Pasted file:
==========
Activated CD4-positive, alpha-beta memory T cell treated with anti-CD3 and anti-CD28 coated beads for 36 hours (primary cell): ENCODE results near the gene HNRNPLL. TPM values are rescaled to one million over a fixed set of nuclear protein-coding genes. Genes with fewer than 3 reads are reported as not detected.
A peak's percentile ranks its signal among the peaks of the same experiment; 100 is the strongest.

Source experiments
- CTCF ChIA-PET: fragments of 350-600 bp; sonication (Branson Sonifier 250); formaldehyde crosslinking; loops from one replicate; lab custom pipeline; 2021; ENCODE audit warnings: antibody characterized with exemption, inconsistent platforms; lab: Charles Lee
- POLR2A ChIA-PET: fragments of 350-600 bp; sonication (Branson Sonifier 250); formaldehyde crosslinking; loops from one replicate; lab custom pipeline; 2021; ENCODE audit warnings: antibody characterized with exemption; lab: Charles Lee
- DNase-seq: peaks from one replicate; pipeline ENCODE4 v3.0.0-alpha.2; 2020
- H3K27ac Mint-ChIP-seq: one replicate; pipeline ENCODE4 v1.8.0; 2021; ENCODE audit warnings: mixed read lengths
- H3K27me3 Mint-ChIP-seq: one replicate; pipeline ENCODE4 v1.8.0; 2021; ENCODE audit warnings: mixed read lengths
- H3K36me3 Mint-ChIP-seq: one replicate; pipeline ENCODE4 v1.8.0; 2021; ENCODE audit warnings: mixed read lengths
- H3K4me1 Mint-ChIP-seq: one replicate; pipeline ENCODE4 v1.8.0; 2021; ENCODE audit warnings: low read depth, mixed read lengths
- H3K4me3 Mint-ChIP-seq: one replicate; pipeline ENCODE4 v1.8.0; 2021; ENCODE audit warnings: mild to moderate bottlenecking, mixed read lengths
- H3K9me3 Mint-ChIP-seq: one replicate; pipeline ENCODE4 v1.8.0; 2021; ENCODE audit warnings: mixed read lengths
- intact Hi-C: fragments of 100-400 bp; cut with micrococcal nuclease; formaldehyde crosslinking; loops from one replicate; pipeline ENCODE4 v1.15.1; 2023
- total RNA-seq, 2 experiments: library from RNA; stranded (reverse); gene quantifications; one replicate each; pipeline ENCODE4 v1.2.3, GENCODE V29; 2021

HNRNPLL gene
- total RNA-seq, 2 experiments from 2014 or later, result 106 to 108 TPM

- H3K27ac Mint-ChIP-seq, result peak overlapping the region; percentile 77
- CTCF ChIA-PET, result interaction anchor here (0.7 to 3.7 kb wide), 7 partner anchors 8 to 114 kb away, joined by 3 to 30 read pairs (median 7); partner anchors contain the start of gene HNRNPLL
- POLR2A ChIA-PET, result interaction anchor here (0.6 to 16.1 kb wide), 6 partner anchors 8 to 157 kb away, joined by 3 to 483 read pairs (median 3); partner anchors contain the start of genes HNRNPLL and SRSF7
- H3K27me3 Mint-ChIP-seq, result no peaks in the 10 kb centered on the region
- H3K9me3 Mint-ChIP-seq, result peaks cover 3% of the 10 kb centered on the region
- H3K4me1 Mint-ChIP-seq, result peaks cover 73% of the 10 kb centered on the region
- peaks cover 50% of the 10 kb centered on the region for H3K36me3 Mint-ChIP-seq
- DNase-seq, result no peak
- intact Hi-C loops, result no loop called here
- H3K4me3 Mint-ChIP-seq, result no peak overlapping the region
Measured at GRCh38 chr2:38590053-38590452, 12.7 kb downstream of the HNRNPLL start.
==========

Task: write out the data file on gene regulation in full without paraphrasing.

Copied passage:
Activated CD4-positive, alpha-beta memory T cell treated with anti-CD3 and anti-CD28 coated beads for 36 hours (primary cell): ENCODE results near the gene HNRNPLL. TPM values are rescaled to one million over a fixed set of nuclear protein-coding genes. Genes with fewer than 3 reads are reported as not detected.
A peak's percentile ranks its signal among the peaks of the same experiment; 100 is the strongest.

Source experiments
- CTCF ChIA-PET: fragments of 350-600 bp; sonication (Branson Sonifier 250); formaldehyde crosslinking; loops from one replicate; lab custom pipeline; 2021; ENCODE audit warnings: antibody characterized with exemption, inconsistent platforms; lab: Charles Lee
- POLR2A ChIA-PET: fragments of 350-600 bp; sonication (Branson Sonifier 250); formaldehyde crosslinking; loops from one replicate; lab custom pipeline; 2021; ENCODE audit warnings: antibody characterized with exemption; lab: Charles Lee
- DNase-seq: peaks from one replicate; pipeline ENCODE4 v3.0.0-alpha.2; 2020
- H3K27ac Mint-ChIP-seq: one replicate; pipeline ENCODE4 v1.8.0; 2021; ENCODE audit warnings: mixed read lengths
- H3K27me3 Mint-ChIP-seq: one replicate; pipeline ENCODE4 v1.8.0; 2021; ENCODE audit warnings: mixed read lengths
- H3K36me3 Mint-ChIP-seq: one replicate; pipeline ENCODE4 v1.8.0; 2021; ENCODE audit warnings: mixed read lengths
- H3K4me1 Mint-ChIP-seq: one replicate; pipeline ENCODE4 v1.8.0; 2021; ENCODE audit warnings: low read depth, mixed read lengths
- H3K4me3 Mint-ChIP-seq: one replicate; pipeline ENCODE4 v1.8.0; 2021; ENCODE audit warnings: mild to moderate bottlenecking, mixed read lengths
- H3K9me3 Mint-ChIP-seq: one replicate; pipeline ENCODE4 v1.8.0; 2021; ENCODE audit warnings: mixed read lengths
- intact Hi-C: fragments of 100-400 bp; cut with micrococcal nuclease; formaldehyde crosslinking; loops from one replicate; pipeline ENCODE4 v1.15.1; 2023
- total RNA-seq, 2 experiments: library from RNA; stranded (reverse); gene quantifications; one replicate each; pipeline ENCODE4 v1.2.3, GENCODE V29; 2021

HNRNPLL gene
- total RNA-seq, 2 experiments from 2014 or later, result 106 to 108 TPM

- H3K27ac Mint-ChIP-seq, result peak overlapping the region; percentile 77
- CTCF ChIA-PET, result interaction anchor here (0.7 to 3.7 kb wide), 7 partner anchors 8 to 114 kb away, joined by 3 to 30 read pairs (median 7); partner anchors contain the start of gene HNRNPLL
- POLR2A ChIA-PET, result interaction anchor here (0.6 to 16.1 kb wide), 6 partner anchors 8 to 157 kb away, joined by 3 to 483 read pairs (median 3); partner anchors contain the start of genes HNRNPLL and SRSF7
- H3K27me3 Mint-ChIP-seq, result no peaks in the 10 kb centered on the region
- H3K9me3 Mint-ChIP-seq, result peaks cover 3% of the 10 kb centered on the region
- H3K4me1 Mint-ChIP-seq, result peaks cover 73% of the 10 kb centered on the region
- peaks cover 50% of the 10 kb centered on the region for H3K36me3 Mint-ChIP-seq
- DNase-seq, result no peak
- intact Hi-C loops, result no loop called here
- H3K4me3 Mint-ChIP-seq, result no peak overlapping the region
Measured at GRCh38 chr2:38590053-38590452, 12.7 kb downstream of the HNRNPLL start.